Westchester Citizens Awareness Network
Strontium 90 Found in Hudson River Fish
Call for Governor Spitzer to Suspend Discharge Permit of Indian Point Reactors Test results showing Strontium 90 in fish taken from around IndianPoint opens the possibility that recreational users of the river suchas fishermen, boaters and swimmers may also be absorbing radioactive isotopes. The findings are especially troubling since current studies by the National Academy of Science revel that standards for exposure to radiation are set far too high for the most vulnerable members of the community; children and women of child bearing age. Strontium 90 is a bone seeking radioactive isotope which actually replaces calcium in bones. It can be ingested from contaminated water and passed through breast milk which makes it particularly dangerous for babies.
Entergy and the Nuclear Regulatory Commission have insisted for yearsthat radioactive particles routinely or accidentally discharged intothe river are not harmful to the public since the sheer volume of water in the Hudson River dilutes radioactive waste to a standard below regulatory concern. As a result the NRC allows each reactor to dump 12 million gallons of water contaminated with radioactive isotopes into the river annually. Since there are two reactors, this is a 24 million gallon permitted discharge. These standards were set over 40 years ago and are urgently in need of revision in light of current research.
There has been much talk of SR 90 as background radiation found in contaminated fish. However, the Department of Health's 1994 Environment Radiation Report in New York State clearly states that background radiation from atmospheric testing continues to show a slow decline. Neither does it find Strontium 90 in fish samples taken from the Hudson River at that time. The raw data from 2005 is consistent with this finding.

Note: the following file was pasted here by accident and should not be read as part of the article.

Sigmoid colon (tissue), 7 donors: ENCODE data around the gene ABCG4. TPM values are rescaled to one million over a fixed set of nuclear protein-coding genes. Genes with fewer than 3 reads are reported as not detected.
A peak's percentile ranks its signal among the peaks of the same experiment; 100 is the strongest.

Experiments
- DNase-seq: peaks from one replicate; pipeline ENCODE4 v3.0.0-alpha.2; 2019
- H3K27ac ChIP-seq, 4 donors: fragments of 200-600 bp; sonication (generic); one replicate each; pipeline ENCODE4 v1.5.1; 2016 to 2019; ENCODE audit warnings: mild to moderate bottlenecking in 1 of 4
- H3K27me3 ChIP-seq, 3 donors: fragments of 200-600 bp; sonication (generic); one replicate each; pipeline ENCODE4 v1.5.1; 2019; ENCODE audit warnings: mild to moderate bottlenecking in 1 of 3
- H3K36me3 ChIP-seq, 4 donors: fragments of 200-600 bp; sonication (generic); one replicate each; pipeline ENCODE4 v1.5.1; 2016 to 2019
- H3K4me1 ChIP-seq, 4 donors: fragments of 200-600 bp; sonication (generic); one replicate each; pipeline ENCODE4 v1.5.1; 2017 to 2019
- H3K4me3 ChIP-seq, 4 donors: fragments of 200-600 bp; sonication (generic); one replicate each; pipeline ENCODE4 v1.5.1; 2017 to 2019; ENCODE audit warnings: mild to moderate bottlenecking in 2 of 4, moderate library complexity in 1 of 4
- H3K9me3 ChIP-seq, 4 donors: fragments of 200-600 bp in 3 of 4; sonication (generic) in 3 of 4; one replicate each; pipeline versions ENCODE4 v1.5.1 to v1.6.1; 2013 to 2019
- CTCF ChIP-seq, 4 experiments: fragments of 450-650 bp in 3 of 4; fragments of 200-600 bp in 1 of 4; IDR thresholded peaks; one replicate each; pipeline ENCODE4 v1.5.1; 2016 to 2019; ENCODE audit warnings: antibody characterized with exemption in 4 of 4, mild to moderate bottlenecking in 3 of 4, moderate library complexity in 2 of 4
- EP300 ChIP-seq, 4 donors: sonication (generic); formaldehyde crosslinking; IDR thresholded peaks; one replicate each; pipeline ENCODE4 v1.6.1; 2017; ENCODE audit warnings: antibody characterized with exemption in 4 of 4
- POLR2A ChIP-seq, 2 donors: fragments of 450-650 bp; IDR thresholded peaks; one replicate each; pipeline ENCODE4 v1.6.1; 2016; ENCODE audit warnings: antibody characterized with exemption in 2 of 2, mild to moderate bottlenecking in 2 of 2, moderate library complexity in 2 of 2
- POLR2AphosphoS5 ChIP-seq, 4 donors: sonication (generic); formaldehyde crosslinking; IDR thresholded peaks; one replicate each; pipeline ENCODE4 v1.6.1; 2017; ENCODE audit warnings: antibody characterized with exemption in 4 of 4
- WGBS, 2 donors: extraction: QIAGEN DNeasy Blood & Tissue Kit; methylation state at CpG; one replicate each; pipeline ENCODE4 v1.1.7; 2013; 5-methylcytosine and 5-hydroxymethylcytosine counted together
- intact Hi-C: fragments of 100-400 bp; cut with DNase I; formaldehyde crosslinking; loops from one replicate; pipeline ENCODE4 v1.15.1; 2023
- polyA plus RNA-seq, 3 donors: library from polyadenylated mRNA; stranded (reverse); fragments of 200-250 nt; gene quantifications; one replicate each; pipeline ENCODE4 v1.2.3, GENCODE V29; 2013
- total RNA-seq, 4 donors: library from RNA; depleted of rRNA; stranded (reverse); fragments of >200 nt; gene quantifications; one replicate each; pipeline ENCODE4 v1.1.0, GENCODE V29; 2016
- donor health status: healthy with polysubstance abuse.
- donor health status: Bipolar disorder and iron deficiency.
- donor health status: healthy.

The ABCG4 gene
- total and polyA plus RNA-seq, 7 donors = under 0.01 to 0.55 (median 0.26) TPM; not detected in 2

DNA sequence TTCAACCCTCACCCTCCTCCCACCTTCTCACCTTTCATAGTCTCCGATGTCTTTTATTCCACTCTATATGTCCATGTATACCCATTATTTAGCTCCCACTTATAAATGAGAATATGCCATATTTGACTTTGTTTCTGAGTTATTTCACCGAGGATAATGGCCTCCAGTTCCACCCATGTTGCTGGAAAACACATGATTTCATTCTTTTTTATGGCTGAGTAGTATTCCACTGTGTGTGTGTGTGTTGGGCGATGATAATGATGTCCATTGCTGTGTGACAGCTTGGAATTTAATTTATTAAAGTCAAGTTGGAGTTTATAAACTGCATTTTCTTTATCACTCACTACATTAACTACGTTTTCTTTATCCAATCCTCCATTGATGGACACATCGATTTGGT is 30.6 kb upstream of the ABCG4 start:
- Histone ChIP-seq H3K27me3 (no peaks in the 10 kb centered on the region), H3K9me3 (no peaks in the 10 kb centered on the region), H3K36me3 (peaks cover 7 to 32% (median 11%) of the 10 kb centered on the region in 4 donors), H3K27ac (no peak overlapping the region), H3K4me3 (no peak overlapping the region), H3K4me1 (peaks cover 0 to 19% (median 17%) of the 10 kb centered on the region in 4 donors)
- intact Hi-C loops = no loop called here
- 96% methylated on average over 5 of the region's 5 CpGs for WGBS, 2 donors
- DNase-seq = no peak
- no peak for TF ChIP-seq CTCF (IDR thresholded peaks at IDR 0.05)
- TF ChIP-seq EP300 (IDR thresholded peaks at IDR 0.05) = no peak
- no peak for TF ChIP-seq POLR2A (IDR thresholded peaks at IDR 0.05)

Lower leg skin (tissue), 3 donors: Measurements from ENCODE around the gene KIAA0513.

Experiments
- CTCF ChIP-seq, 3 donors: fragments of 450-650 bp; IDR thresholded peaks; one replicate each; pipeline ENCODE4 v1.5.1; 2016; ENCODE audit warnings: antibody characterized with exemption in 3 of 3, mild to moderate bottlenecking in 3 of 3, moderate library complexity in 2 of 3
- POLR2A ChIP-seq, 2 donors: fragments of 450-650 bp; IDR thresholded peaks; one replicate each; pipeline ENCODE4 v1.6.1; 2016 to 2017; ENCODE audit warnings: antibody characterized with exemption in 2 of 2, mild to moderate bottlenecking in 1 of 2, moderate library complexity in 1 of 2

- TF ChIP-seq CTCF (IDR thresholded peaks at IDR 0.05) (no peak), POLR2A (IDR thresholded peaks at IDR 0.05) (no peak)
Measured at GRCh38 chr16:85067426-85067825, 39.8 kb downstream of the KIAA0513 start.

The new findings about radioactive contamination of fish captured near the plant makes it imperative that the Governor suspend the state discharge license granted to Entergy by the Department of Environmental Conservation. The River is a public resource and public health policy requires erring on the side of safety when there is any possibility of danger to people.
The Department of Environmental Conservation has already ruled that Indian Point is a threat to the ecosystem of the Hudson River because of the thermal pollution it generates on a daily basis. The current radiological threat, which potentially poses a grave danger of cancer and birth defects to humans, makes it clear that it is not prudent to allow any discharge from the plant into the river until it can be ascertained with certainty that there is no threat to public health.
In light of this new finding and the imminent threat to public healthwhich it poses, we call upon Governor Spitzer to order the immediatesuspension of the state discharge permit granted to Entergy pending a thorough examination of the Hudson River shoreline and sediment to determine the extent of radioactive contamination and its long term effect on human health.